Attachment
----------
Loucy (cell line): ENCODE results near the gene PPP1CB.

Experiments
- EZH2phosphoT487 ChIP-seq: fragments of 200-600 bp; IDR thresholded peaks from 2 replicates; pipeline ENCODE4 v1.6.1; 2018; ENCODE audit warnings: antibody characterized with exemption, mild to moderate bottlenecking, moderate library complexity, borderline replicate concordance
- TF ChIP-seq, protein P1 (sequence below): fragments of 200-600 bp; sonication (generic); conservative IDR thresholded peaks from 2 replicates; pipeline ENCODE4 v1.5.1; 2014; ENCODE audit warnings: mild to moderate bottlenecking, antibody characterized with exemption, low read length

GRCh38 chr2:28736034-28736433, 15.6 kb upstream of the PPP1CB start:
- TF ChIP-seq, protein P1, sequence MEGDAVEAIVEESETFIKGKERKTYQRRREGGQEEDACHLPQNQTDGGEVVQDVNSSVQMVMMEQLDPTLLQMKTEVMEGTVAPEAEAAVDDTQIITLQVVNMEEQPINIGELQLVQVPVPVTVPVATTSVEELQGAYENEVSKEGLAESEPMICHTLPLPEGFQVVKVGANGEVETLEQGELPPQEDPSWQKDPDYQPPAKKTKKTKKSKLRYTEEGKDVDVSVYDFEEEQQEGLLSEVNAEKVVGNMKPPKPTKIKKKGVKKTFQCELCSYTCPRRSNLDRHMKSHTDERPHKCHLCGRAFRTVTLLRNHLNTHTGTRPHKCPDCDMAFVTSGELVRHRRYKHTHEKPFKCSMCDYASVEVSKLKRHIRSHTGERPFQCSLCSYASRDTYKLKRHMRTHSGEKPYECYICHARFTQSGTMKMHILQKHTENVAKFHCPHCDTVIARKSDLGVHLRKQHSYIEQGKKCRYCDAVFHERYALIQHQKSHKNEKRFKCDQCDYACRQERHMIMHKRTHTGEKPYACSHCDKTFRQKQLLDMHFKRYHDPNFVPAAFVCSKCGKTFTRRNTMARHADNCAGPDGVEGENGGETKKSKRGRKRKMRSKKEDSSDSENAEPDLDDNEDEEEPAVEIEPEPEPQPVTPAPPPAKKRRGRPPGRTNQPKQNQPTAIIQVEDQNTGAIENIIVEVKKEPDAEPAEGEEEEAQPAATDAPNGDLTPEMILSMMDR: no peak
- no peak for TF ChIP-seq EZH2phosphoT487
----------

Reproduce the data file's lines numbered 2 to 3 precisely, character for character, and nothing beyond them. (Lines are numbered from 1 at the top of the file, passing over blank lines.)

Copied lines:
Experiments
- EZH2phosphoT487 ChIP-seq: fragments of 200-600 bp; IDR thresholded peaks from 2 replicates; pipeline ENCODE4 v1.6.1; 2018; ENCODE audit warnings: antibody characterized with exemption, mild to moderate bottlenecking, moderate library complexity, borderline replicate concordance